What is axonotmesis?

Disruption of the axon but intact myelin sheath
Good prognosis but slow recovery

210

What is neurotmesis?

Partial/complete transection of the nerve
Partial recovery is possible

211

Give some clinical signs of brachial plexus avulsion

Monoparesis, cutaneous trunci absent ipsilaterally, Horner's syndrome

212

Give some clinical signs of a brachial plexus tumour?

Malignant peripheral nerve sheath tumour
Chronic progressive thoracic limb lameness, pain, muscle atrophy
Neurological deficits

213

How do you diagnose a brachial plexus tumour?

Electrodiagnostics
Imaging (MRI best)

214

How do you treat a brachial plexus tumour?

Surgery

215

How do you differentiate central from peripheral vestibular disease?

Central: may have paresis and prorioceptive deficits, nystagmus may be vertical, horizontal or rotatory
Peripheral: may have Horner's syndrome, nystagmus may be horizontal or rotatory

216

Give some causes of acute onset vestibular disease

Idiopathic vestibular dz
Cerebrovascular dz
Head trauma
Trauma to middle/inner ear

217

Give some causes of chronic onset vestibular disease

Otitis media/interna
Brain and middle ear tumours
Thiamine deficiency
Lysosomal storage dz
MUO, FIP
Degenerative dz
Brain malformation
Congenital vestibular dz

218

Give some causes of vestibular disease that can be acute or chronic onset

Metronidazole toxicity
Ototoxic drugs
Hypothyroidism

219

How do you diagnose MUOs?

MRI

220

How do you diagnose FIP in cats?

Clinical signs
Lymphopenia, neutrophilia, non-regenerative anaemia
Increased serum alpha-1-acid glycoprotein
High serum titres of feline coronavirus Ab
MRI: ventricular dilation

221

Give some signs of metronidazole toxicity
When does it occur?

Seizures, tremors, rigidity, hypermetria
Usually when doses are >60mg/kg/day

222

How do you treat metronidazole toxicity?

Discontinue drug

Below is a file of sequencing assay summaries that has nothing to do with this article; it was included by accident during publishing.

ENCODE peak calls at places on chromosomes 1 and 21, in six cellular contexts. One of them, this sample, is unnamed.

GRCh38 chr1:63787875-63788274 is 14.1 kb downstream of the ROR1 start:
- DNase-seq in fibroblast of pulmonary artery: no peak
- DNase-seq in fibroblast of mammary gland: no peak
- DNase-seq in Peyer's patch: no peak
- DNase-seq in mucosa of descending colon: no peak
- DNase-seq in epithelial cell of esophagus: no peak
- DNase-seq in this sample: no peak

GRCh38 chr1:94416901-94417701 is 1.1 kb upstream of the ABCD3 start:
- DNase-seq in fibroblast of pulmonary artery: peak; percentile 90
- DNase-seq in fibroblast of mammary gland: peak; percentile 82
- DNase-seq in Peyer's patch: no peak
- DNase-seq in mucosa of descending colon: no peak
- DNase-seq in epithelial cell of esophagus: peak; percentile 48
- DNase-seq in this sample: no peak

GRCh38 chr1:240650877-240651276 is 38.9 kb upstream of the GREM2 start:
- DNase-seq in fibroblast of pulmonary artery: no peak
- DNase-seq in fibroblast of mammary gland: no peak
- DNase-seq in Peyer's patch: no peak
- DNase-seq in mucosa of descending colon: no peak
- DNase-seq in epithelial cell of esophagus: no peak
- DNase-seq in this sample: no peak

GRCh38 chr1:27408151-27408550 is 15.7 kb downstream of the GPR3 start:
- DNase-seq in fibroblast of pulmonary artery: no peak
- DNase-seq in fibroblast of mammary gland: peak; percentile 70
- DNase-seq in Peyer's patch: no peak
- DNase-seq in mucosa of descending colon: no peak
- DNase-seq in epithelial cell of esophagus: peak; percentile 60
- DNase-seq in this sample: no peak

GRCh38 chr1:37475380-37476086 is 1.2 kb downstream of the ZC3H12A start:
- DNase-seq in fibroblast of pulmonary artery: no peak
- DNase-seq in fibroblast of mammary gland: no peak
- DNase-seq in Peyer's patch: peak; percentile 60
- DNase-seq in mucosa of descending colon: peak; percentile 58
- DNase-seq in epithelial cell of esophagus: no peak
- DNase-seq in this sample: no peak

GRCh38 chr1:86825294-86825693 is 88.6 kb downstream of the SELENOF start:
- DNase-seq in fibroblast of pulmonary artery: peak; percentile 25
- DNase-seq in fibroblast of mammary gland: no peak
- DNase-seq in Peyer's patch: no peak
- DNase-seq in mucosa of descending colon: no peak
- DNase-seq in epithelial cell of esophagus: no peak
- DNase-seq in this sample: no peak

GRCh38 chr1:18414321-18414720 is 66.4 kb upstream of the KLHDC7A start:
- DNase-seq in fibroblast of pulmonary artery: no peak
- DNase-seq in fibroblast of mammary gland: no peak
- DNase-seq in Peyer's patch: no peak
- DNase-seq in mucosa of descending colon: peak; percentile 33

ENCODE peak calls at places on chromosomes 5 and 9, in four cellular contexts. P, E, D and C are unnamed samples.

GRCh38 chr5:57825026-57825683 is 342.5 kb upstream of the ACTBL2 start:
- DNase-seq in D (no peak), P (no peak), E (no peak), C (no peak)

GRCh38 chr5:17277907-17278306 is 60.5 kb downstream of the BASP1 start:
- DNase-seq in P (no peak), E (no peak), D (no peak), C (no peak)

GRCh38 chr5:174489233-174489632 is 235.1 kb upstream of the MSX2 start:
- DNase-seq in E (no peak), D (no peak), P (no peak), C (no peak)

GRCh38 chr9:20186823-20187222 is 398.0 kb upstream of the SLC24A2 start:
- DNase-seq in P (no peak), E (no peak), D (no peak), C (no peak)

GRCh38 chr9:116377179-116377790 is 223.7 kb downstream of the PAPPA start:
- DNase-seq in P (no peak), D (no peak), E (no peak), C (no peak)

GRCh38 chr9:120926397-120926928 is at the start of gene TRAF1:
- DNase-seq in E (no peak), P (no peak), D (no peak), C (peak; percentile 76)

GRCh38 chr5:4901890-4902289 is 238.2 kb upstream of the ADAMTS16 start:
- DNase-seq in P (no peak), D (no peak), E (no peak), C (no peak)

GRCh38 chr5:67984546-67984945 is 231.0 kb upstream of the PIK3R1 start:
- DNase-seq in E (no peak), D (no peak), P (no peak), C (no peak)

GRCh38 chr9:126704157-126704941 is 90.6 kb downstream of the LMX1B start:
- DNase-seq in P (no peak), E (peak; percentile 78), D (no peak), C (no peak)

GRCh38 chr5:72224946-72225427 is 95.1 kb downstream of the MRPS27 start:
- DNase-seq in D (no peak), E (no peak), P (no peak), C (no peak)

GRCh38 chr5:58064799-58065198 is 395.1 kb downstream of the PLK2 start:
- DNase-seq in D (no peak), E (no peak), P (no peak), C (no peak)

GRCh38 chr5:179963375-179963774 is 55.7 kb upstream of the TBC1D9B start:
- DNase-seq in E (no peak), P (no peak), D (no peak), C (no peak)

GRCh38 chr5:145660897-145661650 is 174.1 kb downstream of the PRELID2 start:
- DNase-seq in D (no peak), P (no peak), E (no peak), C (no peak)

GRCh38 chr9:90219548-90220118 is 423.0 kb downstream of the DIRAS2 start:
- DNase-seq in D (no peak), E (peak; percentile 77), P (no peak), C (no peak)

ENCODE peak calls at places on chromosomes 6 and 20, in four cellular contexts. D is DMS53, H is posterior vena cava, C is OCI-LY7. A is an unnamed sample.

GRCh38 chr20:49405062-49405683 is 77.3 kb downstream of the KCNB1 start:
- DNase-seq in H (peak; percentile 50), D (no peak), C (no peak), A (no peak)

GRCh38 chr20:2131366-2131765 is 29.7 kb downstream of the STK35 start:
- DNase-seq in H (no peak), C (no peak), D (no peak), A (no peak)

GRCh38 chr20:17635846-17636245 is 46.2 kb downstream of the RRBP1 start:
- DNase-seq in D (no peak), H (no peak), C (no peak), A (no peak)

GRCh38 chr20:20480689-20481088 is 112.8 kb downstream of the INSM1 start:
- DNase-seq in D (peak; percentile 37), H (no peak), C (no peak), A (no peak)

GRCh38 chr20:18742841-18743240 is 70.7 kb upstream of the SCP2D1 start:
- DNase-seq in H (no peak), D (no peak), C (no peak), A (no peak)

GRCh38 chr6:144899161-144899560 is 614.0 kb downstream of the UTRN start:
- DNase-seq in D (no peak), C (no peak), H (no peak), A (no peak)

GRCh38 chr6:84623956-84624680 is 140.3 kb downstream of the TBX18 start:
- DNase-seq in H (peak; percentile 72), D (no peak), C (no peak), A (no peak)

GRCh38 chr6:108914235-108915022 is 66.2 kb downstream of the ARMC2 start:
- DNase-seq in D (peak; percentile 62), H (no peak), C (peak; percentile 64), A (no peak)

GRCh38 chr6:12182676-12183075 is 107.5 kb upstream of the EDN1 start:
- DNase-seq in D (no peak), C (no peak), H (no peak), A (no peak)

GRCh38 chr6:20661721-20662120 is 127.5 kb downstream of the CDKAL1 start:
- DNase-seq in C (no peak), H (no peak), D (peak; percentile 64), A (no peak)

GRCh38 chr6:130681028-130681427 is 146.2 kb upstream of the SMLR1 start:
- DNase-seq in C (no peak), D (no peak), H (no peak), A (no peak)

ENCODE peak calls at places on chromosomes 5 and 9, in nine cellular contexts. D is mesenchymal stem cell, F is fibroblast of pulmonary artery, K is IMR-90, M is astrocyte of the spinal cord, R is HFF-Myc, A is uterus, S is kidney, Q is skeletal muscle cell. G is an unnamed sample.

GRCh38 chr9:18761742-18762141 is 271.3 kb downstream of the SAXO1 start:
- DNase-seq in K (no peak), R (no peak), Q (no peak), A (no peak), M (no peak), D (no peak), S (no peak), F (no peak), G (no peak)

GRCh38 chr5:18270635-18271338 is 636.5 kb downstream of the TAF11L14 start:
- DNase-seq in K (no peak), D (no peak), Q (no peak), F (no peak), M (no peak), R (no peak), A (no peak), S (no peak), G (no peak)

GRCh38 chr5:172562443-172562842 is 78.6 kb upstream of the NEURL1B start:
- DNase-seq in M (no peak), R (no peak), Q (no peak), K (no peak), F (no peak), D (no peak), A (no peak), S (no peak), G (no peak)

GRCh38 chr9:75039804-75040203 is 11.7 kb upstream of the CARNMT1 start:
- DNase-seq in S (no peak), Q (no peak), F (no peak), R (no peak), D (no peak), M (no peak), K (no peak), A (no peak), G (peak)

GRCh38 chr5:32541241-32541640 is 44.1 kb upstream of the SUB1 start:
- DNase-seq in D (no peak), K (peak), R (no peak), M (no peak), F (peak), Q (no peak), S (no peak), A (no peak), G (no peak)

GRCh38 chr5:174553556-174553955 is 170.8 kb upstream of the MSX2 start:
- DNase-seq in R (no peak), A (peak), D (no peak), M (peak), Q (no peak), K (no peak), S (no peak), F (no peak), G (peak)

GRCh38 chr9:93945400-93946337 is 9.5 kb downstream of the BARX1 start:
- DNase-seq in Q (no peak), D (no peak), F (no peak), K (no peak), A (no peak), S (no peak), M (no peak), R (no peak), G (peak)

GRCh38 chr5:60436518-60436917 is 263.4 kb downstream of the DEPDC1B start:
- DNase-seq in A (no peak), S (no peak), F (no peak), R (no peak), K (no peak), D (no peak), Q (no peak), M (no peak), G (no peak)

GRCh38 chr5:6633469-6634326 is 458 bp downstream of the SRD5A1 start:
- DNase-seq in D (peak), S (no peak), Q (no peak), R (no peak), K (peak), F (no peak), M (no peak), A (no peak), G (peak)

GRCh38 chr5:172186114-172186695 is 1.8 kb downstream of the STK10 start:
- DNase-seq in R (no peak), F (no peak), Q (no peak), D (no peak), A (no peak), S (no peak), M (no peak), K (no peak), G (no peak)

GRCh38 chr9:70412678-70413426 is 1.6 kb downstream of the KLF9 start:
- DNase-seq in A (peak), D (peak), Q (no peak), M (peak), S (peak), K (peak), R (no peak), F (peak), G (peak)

Give diazepam

223

Give some clinical signs of a thiamine deficiency

Bilateral central vestibular signs, seizures

224

Give some clinical signs of bilateral vestibular disease

Crouching low to the ground
May fall to both sides
Wide lateral excursions of the head

225

What age of dogs are affected by idiopathic vestibular disease?

Adult to geriatric

226

How do you treat idiopathic vestibular disease?

No tx needed-will resolve spontaneously

227

How do you diagnose idiopathic vestibular disease in dogs?

Diagnosis of exclusion

228

What are the 2 forms of feline idiopathic vestibular disease?

Acute onset, non-progressive, improves over 2-4 weeks
Atypical form: acute onset but clinical signs progress over 3 weeks; recover after 3 months but milk residual head tilt may remain

229

How do ischaemic myelopathies occur?

Fibrocartilage from nucleus pulposus embolises in the spinal cord vasculature -> fibrocartilagenous embolism -> blocks off blood supply to part of spinal cord

230

When do clinical signs of ischaemic myelopathies occur?
What signs do you see?

Exercise
Vary from mild weakness or incoordination, to inability to walk

231

What is chiari-like malformation?

Mismatch between caudal fossa volume and its contents, with caudal displacement of the cerebellum through foramen magnum
Can develop syringomyelia (fluid-filled 'cyst' in spinal cord)

232

How do you diagnose cervical spondylomyelopathy?

Myelography +/- CT, MRI

233

How do you treat cervical spondylomyelopathy?

Anti-inflammatories, rest
Surgery

234

What is 'cauda equina' syndrome?

Degenerative lumbosacral stenosis
Arthritis of the joint between the last lumbar vertebra and the sacrum -> narrowing of spinal canal -> pressure on nerves coming off spinal cord

235

Give some clinical signs of 'cauda equina' syndrome?

Reluctance to exercise, rise, jump into car, do stairs
Proprioceptive deficits, reduced withdrawal reflex, muscle atrophy
Lameness
Lumbosacral/hip pain
Mono/paraparesis
Urinary and/or faecal incontinence

236

How do you treat cauda equina syndrome?

Conservative: rest and NSAIDs
Surgery: dorsal laminectomy/ dorsal fusion-fixation/ foraminotomy

237

Give some clinical signs of degenerative myelopathy

Insidious, progressive ataxia and paresis of pelvic limbs -> paralysis
Not painful
Age of onset: 5-9y

238

Are there any treatment options for degenerative myelopathy?

No therapeutical options
Physio

239

How do you perform a hemilaminectomy?

Remove one half of the vertebral arch (lamina, articular process and pedicle) and expose spinal cord -> remove ruptured disc material
Used to correct slipped or herniated discs in the thoracolumbar spine

240

How do you perform a dorsal laminectomy?

Remove dorsal spinous process and laminae -> access to spinal cord

241

Which drug can you give to dogs with canine cognitive dysfunction?

Selegiline

242

Give some clinical signs of canine cognitive dysfunction?

Disturbances in sleeping; pacing/vocalising at night
Getting stuck in corners, staring into space
Loss of house-training ability
New behavioural problems

243

What is myelography?

Injection of positive contrast into subarachnoid space

244

Where should you inject when doing a myelography?

Cistern puncture (easier)
Lumbar puncture (safer, more difficult)